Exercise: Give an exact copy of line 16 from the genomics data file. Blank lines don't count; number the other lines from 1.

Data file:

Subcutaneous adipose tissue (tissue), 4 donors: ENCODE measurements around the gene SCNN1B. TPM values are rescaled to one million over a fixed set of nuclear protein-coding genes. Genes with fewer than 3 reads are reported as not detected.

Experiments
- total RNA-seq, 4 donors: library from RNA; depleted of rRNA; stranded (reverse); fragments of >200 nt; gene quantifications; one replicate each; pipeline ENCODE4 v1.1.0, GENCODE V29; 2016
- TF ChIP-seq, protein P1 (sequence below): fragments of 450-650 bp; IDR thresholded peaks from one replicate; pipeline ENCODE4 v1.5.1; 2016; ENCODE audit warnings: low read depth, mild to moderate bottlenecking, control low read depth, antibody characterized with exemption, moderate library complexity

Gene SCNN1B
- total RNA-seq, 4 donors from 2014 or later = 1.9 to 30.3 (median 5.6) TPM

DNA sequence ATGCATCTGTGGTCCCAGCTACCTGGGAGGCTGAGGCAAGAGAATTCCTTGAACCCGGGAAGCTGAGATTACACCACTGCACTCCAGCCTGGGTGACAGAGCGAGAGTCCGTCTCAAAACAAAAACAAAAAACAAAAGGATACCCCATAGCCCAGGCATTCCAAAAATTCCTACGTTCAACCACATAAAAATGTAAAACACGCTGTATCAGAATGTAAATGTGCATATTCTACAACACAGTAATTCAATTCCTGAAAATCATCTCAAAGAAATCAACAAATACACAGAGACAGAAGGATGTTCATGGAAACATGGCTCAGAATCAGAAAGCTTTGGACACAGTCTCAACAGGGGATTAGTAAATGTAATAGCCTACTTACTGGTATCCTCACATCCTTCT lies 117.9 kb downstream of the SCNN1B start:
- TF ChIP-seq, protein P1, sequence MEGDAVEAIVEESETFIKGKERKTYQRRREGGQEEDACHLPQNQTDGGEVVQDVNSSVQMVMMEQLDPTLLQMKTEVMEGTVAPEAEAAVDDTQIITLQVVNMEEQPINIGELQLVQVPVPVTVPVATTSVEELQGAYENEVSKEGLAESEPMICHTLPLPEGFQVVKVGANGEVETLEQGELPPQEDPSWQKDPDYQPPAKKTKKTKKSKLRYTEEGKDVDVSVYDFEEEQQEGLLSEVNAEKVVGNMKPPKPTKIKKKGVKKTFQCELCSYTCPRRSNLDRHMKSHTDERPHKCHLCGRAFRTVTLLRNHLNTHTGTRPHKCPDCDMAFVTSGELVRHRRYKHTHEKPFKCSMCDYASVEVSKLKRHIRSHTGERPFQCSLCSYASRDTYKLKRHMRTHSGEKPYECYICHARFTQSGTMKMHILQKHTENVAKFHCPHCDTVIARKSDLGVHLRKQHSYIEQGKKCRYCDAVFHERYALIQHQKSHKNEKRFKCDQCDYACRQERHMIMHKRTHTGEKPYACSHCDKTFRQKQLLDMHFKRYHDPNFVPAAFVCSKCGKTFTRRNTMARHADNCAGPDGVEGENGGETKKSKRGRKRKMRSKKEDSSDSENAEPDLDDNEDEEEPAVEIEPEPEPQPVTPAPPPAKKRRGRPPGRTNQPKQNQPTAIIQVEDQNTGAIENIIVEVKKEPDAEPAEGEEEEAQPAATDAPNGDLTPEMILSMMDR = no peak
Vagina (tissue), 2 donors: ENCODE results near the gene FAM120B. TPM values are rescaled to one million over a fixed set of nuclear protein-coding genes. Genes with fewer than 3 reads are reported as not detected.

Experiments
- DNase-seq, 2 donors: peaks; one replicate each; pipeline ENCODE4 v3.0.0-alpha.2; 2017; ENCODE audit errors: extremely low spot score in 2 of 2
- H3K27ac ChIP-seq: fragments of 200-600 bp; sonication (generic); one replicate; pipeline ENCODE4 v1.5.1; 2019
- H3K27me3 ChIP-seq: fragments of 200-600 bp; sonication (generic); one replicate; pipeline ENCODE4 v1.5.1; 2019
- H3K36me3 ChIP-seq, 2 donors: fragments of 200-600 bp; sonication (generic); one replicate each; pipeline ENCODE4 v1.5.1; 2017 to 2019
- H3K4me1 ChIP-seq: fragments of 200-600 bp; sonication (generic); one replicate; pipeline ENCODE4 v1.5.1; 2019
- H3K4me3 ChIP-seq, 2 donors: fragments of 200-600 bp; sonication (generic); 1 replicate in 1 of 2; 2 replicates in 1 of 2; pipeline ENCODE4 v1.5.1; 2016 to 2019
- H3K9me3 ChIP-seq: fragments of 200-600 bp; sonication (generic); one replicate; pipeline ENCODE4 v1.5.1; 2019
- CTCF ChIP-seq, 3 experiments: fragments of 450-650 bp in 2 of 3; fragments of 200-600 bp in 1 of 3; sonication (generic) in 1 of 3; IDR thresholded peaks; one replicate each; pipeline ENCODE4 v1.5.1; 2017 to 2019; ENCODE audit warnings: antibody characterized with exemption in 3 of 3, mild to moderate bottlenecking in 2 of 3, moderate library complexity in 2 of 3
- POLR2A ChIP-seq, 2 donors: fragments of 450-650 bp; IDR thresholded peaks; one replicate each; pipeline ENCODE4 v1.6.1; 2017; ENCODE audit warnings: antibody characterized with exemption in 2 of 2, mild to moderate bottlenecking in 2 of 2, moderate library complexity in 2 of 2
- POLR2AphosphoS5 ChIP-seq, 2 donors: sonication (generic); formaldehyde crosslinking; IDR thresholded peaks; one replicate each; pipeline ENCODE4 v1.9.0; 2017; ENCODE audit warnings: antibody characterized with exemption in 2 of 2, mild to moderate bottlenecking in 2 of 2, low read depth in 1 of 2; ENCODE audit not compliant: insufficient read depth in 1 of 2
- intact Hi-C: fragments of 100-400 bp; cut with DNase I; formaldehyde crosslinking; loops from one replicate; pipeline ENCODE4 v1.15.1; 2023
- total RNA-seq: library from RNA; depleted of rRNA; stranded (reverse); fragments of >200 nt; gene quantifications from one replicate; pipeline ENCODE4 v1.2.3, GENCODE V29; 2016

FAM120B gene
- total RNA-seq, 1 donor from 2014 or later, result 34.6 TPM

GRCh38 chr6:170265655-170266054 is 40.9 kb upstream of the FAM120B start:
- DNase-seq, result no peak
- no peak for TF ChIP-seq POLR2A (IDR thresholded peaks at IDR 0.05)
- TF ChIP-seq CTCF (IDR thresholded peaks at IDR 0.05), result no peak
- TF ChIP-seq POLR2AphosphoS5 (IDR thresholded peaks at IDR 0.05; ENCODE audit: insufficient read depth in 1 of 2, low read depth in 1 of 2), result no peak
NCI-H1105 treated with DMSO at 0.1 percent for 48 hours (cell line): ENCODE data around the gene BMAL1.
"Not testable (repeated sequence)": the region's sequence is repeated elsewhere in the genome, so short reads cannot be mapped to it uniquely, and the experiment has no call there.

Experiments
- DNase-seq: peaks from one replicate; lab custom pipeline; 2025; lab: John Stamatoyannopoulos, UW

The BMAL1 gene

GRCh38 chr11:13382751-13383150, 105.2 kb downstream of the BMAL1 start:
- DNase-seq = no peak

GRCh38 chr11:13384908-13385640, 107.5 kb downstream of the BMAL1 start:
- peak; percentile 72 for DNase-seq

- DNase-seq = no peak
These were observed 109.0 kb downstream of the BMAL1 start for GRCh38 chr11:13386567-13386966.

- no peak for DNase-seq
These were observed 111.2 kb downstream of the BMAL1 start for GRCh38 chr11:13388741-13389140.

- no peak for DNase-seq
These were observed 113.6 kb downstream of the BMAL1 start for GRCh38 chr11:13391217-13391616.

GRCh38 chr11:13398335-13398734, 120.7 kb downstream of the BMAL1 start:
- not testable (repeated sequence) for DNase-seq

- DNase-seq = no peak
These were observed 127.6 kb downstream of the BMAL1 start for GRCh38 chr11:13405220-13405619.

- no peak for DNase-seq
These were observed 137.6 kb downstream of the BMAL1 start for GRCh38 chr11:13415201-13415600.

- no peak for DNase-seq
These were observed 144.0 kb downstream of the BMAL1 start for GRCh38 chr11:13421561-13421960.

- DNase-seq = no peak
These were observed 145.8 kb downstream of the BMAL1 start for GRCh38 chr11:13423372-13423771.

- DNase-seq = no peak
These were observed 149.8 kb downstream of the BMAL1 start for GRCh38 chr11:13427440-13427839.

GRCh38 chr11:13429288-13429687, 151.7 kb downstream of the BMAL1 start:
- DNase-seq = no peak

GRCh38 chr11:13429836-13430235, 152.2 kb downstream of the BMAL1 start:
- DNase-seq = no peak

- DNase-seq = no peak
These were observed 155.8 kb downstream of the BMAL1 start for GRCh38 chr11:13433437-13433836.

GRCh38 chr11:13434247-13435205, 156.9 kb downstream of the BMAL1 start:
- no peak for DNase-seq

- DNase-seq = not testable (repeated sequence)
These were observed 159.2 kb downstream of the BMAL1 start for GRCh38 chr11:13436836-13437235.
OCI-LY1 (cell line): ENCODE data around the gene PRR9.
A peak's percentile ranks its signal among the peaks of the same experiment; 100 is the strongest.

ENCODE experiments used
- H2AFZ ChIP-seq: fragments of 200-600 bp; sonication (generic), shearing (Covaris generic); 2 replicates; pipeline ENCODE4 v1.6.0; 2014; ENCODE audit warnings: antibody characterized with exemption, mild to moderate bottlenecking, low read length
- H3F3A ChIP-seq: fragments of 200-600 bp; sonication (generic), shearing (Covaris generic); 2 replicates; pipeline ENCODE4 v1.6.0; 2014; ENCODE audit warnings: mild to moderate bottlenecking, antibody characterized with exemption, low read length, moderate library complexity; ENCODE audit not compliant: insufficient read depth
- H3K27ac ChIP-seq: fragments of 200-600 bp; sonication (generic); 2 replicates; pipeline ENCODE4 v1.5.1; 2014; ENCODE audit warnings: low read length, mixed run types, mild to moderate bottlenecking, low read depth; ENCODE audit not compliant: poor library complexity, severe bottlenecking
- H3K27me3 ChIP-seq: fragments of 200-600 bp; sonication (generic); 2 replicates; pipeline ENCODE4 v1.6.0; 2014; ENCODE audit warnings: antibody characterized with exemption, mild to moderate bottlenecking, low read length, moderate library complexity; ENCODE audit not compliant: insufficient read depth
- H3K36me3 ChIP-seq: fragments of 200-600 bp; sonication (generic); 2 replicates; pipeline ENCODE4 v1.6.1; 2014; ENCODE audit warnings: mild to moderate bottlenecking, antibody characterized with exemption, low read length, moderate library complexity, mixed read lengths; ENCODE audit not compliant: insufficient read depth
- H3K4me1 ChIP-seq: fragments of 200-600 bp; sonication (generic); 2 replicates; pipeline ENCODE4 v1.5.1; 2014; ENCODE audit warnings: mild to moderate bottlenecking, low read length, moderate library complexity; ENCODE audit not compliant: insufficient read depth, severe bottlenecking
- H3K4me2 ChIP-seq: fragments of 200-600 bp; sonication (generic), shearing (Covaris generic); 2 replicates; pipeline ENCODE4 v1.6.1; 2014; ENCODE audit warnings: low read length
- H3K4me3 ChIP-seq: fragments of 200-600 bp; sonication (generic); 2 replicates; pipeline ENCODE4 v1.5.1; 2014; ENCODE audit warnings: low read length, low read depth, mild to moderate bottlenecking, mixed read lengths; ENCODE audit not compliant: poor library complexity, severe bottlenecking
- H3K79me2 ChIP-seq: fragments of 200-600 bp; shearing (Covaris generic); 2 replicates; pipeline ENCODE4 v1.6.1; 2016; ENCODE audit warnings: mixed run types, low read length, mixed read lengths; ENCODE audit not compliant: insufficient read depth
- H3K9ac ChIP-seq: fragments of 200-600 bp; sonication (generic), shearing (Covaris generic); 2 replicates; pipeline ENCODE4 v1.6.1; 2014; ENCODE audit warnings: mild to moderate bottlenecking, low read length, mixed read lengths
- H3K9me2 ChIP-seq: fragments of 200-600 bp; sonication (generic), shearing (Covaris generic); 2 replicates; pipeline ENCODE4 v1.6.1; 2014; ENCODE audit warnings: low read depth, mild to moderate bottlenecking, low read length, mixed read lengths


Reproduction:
- H3K4me3 ChIP-seq, 2 donors: fragments of 200-600 bp; sonication (generic); 1 replicate in 1 of 2; 2 replicates in 1 of 2; pipeline ENCODE4 v1.5.1; 2016 to 2019